In the early design stages, decide what role color will play in your design. Will color be used to convey information such as operational status? Perhaps you would like to use color as an "aid to navigation" or to make your design more accessible and intuitive. Or maybe you would just like to add cosmetic color elements to create visual interest. In short, choose a color usage "theme" and use the same theme for all of the subVI panels in your application. This approach does have a practical advantage: when you have taken the time to make these choices once, you will not have to go through the process of selecting a new color palette and theme for every subVI in your application.

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5) Take advantage of custom controls and indicators

The designers of LabVIEW™ have provided a very powerful framework for customization by including support for custom controls and indicators. Many LV programmers rarely if ever take advantage of this valuable resource, and as a result, many LV panels tend to take on a somewhat generic look. Custom controls and indicators add a unique identity to your panels, and are indispensable for displaying data in the most appropriate, effective, and intuitively obvious way. Rather than displaying a tank level using the native "generic" tank indicator, why not build a custom indicator that accurately represents the "real world" appearance of the tank?

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6) Look for innovative ways to use built-in controls & indicators

Sometimes, a very effective interface component can be created by using the built-in controls in unconventional ways. For example, graphs, charts and plots don't necessarily need to display acquired or calculated data, they might also be marshaled for user interface feedback. For example, you might employ a waveform graph to provide feedback for an operator defined parameter curve, or consider using an intensity graph in addition to (or in place of) a numeric display to provide visual feedback for a temperature setpoint. One of our favorite tricks is to use attribute nodes to hide unit labels (i.e. ml/min, degrees C, Volts etc.) until they are explicitly requested by the operator. An alternative spin is to enable units displays only when the mouse pointer is in close proximity to an indicator. This helps reduce panel clutter, but still provides unit information to the operator. Look at your application and see what innovations you can devise.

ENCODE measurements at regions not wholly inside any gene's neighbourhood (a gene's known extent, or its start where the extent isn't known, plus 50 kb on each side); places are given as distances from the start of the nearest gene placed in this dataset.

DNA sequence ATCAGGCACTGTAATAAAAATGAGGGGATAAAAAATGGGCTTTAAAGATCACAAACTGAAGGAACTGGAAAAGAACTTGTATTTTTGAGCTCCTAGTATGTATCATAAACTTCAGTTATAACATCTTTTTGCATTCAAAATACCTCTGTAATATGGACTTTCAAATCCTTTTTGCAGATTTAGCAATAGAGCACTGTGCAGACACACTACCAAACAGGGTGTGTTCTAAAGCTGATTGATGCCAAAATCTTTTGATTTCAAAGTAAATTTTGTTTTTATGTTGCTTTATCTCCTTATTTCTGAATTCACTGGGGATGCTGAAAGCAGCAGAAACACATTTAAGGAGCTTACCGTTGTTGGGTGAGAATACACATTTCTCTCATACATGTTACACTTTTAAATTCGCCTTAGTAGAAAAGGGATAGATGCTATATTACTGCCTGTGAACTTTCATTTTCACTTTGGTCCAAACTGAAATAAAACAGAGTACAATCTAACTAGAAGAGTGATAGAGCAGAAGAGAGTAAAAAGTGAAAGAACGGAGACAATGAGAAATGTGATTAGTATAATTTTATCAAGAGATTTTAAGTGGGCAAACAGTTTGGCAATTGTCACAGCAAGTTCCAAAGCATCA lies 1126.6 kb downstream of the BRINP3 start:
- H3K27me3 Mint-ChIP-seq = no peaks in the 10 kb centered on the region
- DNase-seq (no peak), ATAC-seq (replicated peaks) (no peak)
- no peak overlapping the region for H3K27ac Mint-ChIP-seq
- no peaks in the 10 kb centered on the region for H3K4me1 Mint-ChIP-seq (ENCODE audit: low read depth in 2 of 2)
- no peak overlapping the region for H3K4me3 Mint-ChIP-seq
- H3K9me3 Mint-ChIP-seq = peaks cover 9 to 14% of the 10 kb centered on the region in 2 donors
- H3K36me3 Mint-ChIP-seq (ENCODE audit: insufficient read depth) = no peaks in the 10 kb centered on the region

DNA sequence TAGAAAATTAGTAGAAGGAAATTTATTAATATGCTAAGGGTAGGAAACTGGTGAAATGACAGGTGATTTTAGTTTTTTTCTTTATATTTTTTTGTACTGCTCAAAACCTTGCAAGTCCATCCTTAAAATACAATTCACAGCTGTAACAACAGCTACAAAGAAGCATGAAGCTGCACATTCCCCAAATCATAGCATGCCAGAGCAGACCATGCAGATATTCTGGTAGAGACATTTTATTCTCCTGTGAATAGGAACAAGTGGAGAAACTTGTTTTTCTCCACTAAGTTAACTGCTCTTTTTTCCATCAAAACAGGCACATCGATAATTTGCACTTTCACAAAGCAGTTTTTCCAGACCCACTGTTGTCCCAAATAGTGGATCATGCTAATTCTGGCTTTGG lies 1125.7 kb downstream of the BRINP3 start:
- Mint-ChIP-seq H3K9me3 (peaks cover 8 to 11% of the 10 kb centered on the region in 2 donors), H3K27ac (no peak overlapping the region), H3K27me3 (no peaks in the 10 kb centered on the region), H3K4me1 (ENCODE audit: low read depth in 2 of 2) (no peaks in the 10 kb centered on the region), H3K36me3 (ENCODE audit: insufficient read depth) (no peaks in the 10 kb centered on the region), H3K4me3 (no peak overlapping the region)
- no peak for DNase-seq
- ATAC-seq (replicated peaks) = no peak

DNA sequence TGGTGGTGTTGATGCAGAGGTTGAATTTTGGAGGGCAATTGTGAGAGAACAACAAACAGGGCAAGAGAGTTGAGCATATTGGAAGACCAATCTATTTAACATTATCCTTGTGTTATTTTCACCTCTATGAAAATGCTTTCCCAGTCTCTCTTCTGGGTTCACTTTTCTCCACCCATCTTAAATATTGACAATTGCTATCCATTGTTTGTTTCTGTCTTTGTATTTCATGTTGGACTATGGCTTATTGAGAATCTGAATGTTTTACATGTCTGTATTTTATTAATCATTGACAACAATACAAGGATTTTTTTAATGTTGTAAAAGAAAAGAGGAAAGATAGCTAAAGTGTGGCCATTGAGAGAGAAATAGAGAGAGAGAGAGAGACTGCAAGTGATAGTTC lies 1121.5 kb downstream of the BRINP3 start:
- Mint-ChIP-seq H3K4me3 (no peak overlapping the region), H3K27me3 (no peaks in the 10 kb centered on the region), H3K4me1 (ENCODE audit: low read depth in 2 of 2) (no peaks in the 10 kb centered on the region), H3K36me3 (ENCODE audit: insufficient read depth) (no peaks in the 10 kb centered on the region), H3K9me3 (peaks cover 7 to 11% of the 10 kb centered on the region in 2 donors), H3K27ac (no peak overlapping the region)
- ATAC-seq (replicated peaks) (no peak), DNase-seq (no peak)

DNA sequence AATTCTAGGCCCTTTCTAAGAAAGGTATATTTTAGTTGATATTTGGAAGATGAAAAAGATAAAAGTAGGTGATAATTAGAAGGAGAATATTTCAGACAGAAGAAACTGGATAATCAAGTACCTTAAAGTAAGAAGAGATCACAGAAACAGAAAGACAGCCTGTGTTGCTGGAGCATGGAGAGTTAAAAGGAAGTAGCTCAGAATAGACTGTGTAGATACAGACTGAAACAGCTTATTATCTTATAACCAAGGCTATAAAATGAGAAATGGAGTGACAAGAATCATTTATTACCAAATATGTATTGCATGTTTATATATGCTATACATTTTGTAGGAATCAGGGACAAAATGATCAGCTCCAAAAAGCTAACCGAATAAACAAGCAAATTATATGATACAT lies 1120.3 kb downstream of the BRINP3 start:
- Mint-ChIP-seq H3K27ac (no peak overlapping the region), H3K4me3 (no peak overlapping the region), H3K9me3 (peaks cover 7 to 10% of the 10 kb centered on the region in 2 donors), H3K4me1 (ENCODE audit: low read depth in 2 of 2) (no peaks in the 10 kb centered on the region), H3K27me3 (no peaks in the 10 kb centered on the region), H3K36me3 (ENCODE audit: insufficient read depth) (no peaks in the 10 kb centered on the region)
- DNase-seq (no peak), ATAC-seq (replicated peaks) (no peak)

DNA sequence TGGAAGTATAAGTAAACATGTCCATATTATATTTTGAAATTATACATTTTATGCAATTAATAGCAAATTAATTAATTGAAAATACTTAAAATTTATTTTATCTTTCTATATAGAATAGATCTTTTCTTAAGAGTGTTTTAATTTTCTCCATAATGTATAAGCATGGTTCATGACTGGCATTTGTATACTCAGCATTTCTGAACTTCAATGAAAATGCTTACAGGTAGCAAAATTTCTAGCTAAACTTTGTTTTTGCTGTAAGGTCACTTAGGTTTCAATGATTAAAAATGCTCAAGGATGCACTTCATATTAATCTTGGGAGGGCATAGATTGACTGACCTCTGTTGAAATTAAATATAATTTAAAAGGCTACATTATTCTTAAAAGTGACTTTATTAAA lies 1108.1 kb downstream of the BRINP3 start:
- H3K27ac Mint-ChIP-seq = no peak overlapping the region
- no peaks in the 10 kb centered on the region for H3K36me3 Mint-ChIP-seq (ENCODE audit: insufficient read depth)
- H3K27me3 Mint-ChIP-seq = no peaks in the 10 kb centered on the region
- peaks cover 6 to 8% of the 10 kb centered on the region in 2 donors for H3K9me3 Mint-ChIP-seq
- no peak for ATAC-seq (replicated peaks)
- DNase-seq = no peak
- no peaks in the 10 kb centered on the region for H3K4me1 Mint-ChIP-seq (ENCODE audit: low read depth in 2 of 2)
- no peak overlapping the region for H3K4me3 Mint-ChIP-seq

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7) Start with "ease-of-use" as your primary design criteria

While the functionality and integrity of the underlying code are of paramount importance, developers of high quality software devote equal attention to the user experience. There is a good reason for this - the best features of your application are of little use if the operator can't figure out (or remember) how to access them.

In most cases, you will generally discover that a little forethought and a clear vision of the user interface functionality actually helps to streamline the logic flow of the diagram and in fact, makes the "wiring" (coding) stage flow more smoothly. "Ease of use" and "clarity of purpose" definitely demand more time in the planning stages, but the time saved in the subsequent development, support and operator training phases prove this initial investment of time to be a wise investment indeed.

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8) Add custom graphics, a logo, or even a background image.

The LabVIEW™ design team has gone to great lengths to include a variety of graphic import capabilities that allow you to make your product look unique, professional and complete. Importing graphic images for use in custom controls and indicators is relatively simple and adds a unique identity to your application. A bitmap of your company logo or a subtle background texture can add a professional "finish" to your application's appearance.

Certainly, the integrity of the underlying logic is extremely important, but if you feel the appearance is not equally important, you might want to consider some points outlined on the "Custom Interface ...Why?" page.

Add some custom graphics or a logo. It's not that difficult and it will definitely add individuality and style to your panels. Don't let all that extra effort and devotion on the part of the LabVIEW™ design team go to waste!

NOTE: If you do not have the resources or experience to generate high quality graphic images, BetterVIEW can provide professional quality custom graphics at very competitive prices. We have a variety of image libraries and completed graphics that might be easily modified to your particular application, or if you need something specific, we can build it to order. Drop us a line and let us know what you're looking for... We can help!